Poll: New Yorkers support changes to bail reform law, but split on how they will impact crime

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A new poll is giving Gov. Kathy Hochul plenty to worry about.

She currently has the lowest lowest job performance rating since she took office, and with crime continuing to soar, voters think the bail reforms she pushed through the Legislature simply wont work, CBS2’s Marcia Kramer reported Monday.

The poll has energized governor Hochul’s opponents, and with the primary just over two months away they smell blood in the water and are trying to capitalize on it.

Hochul was roundly applauded by a hometown Buffalo crowd, where she talked about her budget.

“I feel like I just scored a game-winning touchdown with that kind of applause,” she said.

But a new Siena College poll makes it seem like she was stopped at the goal line, at least for now. Voters have turned thumbs down on her job performance.

Only 36 percent have a positive opinion of how she’s doing
69 percent give her poor marks on fighting crime
63 percent give her a negative rating on addressing economic issues
65 percent say she hasn’t restored trust in government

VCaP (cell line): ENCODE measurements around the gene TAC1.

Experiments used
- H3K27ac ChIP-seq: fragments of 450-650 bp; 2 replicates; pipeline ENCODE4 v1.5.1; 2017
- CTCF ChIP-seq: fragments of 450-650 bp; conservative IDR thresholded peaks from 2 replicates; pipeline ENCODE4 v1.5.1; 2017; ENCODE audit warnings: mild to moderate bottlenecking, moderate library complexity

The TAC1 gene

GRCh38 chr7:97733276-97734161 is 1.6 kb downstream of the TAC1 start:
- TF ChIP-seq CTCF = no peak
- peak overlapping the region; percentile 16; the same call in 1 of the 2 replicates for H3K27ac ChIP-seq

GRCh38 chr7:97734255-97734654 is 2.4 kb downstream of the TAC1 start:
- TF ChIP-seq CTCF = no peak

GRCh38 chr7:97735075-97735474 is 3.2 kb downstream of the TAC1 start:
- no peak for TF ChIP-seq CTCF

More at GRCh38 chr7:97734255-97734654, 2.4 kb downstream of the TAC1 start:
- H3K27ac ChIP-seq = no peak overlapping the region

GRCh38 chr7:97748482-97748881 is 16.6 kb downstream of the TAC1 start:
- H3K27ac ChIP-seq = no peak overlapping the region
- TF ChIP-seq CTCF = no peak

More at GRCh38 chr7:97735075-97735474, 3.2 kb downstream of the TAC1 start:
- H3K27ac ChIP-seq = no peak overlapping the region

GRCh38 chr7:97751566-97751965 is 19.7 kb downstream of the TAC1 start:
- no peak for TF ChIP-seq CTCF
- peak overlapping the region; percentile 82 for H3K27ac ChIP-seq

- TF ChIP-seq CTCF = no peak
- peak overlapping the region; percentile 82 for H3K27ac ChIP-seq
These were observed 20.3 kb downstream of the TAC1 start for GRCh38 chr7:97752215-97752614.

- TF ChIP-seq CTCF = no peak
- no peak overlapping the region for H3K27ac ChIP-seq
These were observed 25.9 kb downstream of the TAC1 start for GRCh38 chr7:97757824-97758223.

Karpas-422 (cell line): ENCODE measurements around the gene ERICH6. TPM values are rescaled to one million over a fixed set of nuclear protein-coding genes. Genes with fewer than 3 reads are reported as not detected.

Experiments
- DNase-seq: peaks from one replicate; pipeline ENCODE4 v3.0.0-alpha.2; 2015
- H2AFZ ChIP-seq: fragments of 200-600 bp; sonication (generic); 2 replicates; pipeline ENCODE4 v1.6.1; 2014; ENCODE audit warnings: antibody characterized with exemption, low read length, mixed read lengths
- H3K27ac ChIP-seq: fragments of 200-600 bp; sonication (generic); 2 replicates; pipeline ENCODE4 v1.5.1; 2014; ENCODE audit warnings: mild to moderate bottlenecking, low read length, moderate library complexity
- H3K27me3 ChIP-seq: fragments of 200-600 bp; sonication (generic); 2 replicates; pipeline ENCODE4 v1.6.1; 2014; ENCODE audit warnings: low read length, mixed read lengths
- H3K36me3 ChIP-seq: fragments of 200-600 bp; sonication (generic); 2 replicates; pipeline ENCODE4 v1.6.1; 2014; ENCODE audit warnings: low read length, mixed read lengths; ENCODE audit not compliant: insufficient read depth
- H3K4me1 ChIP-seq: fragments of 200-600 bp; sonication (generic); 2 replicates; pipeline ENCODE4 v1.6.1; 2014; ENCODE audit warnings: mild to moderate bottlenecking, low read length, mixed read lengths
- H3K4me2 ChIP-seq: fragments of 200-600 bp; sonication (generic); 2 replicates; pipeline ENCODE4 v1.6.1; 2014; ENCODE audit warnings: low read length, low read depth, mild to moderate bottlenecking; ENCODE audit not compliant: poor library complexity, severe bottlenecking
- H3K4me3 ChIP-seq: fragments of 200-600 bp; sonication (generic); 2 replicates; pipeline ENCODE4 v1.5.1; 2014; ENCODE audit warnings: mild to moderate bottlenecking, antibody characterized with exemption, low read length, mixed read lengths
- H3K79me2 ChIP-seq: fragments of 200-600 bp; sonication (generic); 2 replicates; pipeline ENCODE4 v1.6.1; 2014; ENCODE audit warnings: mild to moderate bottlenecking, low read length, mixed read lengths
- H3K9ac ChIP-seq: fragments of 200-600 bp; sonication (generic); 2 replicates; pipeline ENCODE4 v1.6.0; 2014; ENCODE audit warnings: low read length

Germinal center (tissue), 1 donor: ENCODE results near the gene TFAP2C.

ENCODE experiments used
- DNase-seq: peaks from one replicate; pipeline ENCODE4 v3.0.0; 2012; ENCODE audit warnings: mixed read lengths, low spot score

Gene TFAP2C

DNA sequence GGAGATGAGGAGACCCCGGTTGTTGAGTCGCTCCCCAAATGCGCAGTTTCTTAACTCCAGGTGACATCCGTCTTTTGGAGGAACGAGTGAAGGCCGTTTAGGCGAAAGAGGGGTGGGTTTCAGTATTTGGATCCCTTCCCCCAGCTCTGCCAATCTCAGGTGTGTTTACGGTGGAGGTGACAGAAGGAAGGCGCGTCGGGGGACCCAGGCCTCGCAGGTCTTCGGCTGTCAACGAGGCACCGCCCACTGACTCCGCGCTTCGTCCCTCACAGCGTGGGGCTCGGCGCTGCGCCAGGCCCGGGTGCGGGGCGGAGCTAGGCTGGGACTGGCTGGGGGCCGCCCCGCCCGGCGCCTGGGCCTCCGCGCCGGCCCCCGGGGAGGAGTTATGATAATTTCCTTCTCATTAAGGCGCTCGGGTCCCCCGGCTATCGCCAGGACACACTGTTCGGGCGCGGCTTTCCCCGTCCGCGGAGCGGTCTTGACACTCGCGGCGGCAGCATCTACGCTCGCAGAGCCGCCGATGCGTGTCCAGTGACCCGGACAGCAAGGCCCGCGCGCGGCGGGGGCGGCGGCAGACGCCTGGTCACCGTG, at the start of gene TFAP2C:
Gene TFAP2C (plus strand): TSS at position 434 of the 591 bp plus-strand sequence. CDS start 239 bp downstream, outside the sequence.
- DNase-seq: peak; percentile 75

And while 67 percent of voters approve of her changes to bail reform, they don’t think it will work.

38 percent say the changes will have no effect on the crime rate
Just 32 percent say it will decrease crime
16 percent say changing the law will increase crime
“Very clearly, Kathy Hochul, the unelected governor, has now demonstrated clearly that she’s unelectable,” Rep. Tom Suozzi said.

The poll gives Hochul’s Democratic primary opponents, Suozzi and Public Advocate Jumaane Williams, an opening to attack the governor on a host of issues, from picking recently indicted Lt. Gov. Brian Benjamin as her running mate, pushing through a sweetheart deal to build a new stadium for the Buffalo Bills, and for not getting the Legislature to pass a stronger bail reform bill.

“Everybody who’s down a deep dive analysis shows that it’s going to effect a very small amount of crimes. We need to give judges the discretion to consider dangerousness,” Suozzi said.

“What the poll says is that New Yorkers are really tired of the status quo in how Albany works and I will tell you the Democratic party has had a problem dealing with that reality and the Republican party has not and that’s where we’ve run into trouble,” Williams said.

Hochul defended her bail reform package, saying that it added a number of violent crimes, hate crimes and gun offenses to the list of those where judges could set bail.

“There were a lot of crimes that were just falling between the cracks, where people would commit a crime and because of the laws were able to return out to the streets awaiting trial with an appearance ticket, a parking ticket,” Hochul said.

One of the most troubling things for Democrats is that 45 percent of voters say they’ll vote for “someone” else in November if Hochul win’s her party’s primary. That could be a huge advantage for whoever wins the Republican primary.

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